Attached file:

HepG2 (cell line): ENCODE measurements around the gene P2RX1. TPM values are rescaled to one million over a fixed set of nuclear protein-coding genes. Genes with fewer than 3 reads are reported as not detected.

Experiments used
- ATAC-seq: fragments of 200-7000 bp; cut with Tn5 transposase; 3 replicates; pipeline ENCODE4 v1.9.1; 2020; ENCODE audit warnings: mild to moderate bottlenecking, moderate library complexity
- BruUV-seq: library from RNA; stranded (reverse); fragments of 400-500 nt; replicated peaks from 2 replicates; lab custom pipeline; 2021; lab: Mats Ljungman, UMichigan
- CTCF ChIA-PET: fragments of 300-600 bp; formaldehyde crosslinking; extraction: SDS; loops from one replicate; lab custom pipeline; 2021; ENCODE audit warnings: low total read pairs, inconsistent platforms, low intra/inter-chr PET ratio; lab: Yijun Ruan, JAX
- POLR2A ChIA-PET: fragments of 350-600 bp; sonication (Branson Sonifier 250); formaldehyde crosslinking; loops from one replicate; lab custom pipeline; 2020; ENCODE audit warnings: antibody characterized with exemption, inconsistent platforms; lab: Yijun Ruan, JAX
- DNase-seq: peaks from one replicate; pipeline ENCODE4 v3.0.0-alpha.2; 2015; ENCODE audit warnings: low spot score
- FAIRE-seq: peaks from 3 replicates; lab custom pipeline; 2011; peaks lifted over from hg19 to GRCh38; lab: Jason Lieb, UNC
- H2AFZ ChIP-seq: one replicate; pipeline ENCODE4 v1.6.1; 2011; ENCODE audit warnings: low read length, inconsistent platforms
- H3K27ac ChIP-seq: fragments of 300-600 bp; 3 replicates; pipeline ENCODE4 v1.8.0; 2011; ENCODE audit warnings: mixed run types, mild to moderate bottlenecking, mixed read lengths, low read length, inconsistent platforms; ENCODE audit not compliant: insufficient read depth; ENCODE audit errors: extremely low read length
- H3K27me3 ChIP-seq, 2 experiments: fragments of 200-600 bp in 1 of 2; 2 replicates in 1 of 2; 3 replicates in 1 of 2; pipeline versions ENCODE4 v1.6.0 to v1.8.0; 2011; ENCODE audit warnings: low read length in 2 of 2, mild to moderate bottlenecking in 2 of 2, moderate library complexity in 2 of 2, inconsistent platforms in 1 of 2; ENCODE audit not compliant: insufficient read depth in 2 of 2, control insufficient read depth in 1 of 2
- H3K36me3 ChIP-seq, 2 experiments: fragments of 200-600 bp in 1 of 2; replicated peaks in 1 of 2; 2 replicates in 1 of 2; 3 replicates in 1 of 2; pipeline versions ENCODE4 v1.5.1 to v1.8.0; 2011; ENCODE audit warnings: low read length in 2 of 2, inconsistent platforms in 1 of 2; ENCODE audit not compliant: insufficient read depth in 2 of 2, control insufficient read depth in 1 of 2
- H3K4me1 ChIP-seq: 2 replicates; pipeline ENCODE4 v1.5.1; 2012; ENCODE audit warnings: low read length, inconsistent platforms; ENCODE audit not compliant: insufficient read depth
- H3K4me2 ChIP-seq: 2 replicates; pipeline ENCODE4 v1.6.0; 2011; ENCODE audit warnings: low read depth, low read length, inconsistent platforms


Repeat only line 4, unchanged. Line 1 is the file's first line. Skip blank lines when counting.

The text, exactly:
- BruUV-seq: library from RNA; stranded (reverse); fragments of 400-500 nt; replicated peaks from 2 replicates; lab custom pipeline; 2021; lab: Mats Ljungman, UMichigan